Conducting Better Interviews

Ange Connor

I’ve sat in on thousands of interviews with my clients during my career in recruitment and I’ve experienced great interviews, bad interviews and cringeworthy interviews. And I’m not talking about the candidate interviewing poorly, I’m talking about the company; the interviewer conducting the interview.

If you are hiring, the interview is one step in the recruitment process to determining the suitability of the candidate for your vacancy. It’s the step in the recruitment process that is often the most important and valuable in assessing the candidate however the value of that interview relies on how well the interviewer facilitates the interview. And this is where I find, particularly small to medium businesses who don’t have a HR representative or a skilled interviewer at the table can completely come unstuck. This leads to not accurately assessing the candidates skills and expertise and ultimately hiring the wrong person for your vacancy. For small to medium businesses, you may not be hiring that often, so chances are you haven’t had much experience at interviewing and in my opinion, interviewing is a skill set within itself.

Here’s 3 tips for conducting better interviews to give you the best chance of hiring the right person for your vacancy:

Get your language right

This is about how you frame and word your interview question. Asking questions that are worded like:

  • You have experience using MYOB don’t you?
  • From reading your resume it looks like you’ve dealt with a range of stakeholders, haven’t you?
  • So, you’ve been in roles similar to ours?

You’ve probably heard of the term ‘leading the witness’ in a legal context. In a recruitment context, it’s much the same, these kind of questions are effectively leading the candidate. You are also making assumptions and the candidate simply has to respond with a yes or positive acknowledgement without providing any context, for example to their level of experience with MYOB. While you are thinking this is great, the candidate has MYOB experience, what you don’t dig in to is that the MYOB experience was from 15 years ago, was for a period of 2 weeks and was just inputting data for invoicing. When in fact you need a candidate who can use MYOB for accounts payable, receivable, payroll, perform reconciliations and generate end of month reports. The problem is that you don’t realise until you hire this person that they actually can’t perform the tasks you require, even though they said they had MYOB experience.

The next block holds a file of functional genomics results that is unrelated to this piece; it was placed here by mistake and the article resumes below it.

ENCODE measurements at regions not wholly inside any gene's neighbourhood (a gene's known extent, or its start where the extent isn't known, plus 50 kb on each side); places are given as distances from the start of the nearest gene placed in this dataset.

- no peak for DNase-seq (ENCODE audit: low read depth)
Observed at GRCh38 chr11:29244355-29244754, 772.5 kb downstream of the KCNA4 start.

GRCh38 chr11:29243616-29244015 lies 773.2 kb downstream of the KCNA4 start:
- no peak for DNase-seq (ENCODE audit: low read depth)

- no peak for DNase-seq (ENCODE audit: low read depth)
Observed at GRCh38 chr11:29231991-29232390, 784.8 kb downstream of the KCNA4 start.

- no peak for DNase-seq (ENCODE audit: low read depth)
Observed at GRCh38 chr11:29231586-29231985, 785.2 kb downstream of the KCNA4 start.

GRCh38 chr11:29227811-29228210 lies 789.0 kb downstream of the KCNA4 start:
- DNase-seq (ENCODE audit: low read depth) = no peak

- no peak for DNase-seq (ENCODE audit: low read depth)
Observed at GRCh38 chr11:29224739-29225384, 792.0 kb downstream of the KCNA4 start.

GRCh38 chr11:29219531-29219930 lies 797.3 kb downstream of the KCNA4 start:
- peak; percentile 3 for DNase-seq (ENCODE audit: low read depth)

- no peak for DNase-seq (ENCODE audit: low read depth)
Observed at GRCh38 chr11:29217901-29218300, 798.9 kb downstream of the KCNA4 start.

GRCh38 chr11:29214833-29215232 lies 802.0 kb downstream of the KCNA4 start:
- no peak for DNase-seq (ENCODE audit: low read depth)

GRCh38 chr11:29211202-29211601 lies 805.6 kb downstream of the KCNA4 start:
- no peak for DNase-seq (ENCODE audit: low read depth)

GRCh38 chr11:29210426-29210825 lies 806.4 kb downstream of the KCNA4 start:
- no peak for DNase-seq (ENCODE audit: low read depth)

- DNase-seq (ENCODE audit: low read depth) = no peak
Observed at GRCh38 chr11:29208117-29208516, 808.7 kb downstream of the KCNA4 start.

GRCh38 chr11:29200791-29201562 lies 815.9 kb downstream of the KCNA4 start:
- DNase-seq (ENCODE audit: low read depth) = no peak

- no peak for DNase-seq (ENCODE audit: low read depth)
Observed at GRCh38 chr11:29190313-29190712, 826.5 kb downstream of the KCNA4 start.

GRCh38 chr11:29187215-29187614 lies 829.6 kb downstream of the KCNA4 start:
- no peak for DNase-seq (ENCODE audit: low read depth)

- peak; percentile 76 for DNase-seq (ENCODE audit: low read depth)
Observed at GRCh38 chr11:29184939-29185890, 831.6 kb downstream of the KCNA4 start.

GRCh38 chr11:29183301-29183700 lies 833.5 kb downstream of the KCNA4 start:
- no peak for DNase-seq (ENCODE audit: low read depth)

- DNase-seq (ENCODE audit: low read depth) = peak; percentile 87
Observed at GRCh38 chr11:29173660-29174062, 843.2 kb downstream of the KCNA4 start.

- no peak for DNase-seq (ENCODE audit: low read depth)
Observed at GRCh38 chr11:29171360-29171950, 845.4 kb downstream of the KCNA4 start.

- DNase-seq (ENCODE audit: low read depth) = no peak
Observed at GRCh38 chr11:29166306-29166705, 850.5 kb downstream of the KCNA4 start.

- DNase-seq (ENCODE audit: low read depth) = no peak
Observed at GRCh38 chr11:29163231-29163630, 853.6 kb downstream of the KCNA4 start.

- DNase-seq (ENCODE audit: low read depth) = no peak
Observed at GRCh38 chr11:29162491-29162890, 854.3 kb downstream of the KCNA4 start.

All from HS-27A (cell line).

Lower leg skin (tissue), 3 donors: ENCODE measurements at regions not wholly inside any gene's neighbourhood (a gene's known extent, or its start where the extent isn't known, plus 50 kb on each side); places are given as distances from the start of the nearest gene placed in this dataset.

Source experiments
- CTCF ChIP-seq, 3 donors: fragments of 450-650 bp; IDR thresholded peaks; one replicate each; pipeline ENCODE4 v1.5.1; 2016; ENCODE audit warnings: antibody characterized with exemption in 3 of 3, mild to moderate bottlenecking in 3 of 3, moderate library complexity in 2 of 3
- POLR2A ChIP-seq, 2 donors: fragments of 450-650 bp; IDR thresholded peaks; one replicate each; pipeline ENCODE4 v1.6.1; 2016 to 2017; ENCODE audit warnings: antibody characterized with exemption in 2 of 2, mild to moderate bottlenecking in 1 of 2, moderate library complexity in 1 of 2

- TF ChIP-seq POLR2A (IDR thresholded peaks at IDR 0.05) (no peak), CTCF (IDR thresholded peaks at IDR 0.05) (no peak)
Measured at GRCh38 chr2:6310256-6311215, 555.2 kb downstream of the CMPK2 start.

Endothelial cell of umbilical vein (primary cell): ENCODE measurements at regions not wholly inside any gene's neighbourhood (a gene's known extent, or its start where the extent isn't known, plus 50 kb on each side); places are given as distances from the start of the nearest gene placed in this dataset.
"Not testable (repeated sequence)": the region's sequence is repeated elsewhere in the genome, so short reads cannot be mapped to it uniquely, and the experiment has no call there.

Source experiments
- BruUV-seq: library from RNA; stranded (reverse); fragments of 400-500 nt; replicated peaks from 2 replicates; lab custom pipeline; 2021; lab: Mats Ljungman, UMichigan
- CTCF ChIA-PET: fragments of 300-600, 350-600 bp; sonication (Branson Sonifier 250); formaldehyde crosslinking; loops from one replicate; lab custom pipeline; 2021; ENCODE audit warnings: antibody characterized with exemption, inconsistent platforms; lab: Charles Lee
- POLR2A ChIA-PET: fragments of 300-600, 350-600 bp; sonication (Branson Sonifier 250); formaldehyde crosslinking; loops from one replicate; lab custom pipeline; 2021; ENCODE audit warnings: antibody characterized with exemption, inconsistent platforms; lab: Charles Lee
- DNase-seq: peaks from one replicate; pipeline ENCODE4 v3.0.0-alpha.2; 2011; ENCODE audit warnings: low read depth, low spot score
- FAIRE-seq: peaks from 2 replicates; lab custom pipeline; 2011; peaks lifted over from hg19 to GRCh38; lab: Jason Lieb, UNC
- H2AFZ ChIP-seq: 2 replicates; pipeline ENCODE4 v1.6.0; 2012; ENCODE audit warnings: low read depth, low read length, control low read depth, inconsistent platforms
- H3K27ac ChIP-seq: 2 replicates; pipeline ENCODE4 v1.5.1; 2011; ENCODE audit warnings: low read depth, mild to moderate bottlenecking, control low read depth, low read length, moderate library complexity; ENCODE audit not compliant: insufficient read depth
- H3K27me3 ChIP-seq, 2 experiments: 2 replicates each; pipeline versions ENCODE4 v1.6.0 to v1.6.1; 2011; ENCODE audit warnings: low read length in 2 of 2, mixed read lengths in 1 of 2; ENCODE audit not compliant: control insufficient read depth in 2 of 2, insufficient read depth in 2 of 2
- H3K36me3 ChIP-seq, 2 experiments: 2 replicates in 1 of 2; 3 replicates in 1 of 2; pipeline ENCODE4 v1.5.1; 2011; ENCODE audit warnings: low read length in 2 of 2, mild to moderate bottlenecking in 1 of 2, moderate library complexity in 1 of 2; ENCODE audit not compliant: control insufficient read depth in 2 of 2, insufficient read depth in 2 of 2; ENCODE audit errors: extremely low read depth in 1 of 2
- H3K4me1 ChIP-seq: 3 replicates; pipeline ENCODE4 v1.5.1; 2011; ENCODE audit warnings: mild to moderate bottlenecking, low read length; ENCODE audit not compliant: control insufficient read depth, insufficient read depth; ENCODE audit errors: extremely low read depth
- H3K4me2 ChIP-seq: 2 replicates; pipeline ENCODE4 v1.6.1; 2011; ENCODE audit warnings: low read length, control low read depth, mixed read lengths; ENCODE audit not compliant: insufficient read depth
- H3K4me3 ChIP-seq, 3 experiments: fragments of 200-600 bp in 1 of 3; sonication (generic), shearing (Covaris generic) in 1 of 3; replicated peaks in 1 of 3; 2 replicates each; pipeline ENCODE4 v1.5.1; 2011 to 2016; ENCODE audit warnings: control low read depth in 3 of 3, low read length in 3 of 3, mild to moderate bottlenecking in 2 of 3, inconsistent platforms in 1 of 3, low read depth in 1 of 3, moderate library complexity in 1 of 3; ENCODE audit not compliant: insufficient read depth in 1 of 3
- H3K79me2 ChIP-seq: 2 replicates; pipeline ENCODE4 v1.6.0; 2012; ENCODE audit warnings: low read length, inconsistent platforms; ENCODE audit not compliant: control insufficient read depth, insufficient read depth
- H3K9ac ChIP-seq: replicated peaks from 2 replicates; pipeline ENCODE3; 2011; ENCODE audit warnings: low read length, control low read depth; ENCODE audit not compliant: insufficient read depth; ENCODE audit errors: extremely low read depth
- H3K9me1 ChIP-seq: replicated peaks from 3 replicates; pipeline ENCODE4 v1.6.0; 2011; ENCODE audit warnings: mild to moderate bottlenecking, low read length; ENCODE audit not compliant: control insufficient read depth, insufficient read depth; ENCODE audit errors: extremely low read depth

A better way to frame these questions would be:

  • Tell me about your experience using MYOB and the specific tasks you have performed?
  • I can see from your resume you have dealt with stakeholders, tell me about the different stakeholders you have dealt with, how you established and built relationships with them and share with me an example of a challenging stakeholder you had to negotiate a mutually beneficial outcome with. (This is a long question, break it down and ask it in stages instead of all at once.)
  • Talk me through your previous roles, detailing the tasks you performed and highlight your skills and expertise relevant to this role.

The other important part after you frame your interview questions like this is to probe and gather specific information based on the examples shared.

Let the candidate go first

It can be tempting to kick the interview off by sharing a bit about the company, providing some info about the role and detailing what you are looking for in your successful candidate. Some interviewers think this gives the candidate time to relax and get comfortable and is a bit of an ice breaker. However, the problem with sharing all this info right at the start is that you are giving the candidate all the answers. If they are smart, they’ll regurgitate this info back to you, ultimately telling you what you want to hear.